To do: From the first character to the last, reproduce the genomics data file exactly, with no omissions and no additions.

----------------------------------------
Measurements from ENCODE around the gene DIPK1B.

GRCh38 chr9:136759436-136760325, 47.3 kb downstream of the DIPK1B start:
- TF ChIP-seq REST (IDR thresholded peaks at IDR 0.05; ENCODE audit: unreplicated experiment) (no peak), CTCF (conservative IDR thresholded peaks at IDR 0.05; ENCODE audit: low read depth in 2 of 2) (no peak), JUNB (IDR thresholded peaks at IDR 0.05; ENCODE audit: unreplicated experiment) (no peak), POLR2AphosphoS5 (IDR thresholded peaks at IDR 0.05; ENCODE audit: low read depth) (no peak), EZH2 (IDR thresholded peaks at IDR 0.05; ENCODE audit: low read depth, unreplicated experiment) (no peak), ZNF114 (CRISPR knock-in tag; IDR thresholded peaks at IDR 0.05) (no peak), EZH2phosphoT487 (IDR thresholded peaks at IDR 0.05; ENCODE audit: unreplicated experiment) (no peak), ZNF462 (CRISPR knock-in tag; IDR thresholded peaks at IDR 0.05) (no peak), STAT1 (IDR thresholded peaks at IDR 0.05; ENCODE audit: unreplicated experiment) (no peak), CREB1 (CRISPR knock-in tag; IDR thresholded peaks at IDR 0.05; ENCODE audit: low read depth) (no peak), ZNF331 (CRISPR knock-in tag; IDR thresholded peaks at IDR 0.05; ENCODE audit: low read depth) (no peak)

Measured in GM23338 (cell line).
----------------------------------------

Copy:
Measurements from ENCODE around the gene DIPK1B.

GRCh38 chr9:136759436-136760325, 47.3 kb downstream of the DIPK1B start:
- TF ChIP-seq REST (IDR thresholded peaks at IDR 0.05; ENCODE audit: unreplicated experiment) (no peak), CTCF (conservative IDR thresholded peaks at IDR 0.05; ENCODE audit: low read depth in 2 of 2) (no peak), JUNB (IDR thresholded peaks at IDR 0.05; ENCODE audit: unreplicated experiment) (no peak), POLR2AphosphoS5 (IDR thresholded peaks at IDR 0.05; ENCODE audit: low read depth) (no peak), EZH2 (IDR thresholded peaks at IDR 0.05; ENCODE audit: low read depth, unreplicated experiment) (no peak), ZNF114 (CRISPR knock-in tag; IDR thresholded peaks at IDR 0.05) (no peak), EZH2phosphoT487 (IDR thresholded peaks at IDR 0.05; ENCODE audit: unreplicated experiment) (no peak), ZNF462 (CRISPR knock-in tag; IDR thresholded peaks at IDR 0.05) (no peak), STAT1 (IDR thresholded peaks at IDR 0.05; ENCODE audit: unreplicated experiment) (no peak), CREB1 (CRISPR knock-in tag; IDR thresholded peaks at IDR 0.05; ENCODE audit: low read depth) (no peak), ZNF331 (CRISPR knock-in tag; IDR thresholded peaks at IDR 0.05; ENCODE audit: low read depth) (no peak)

Measured in GM23338 (cell line).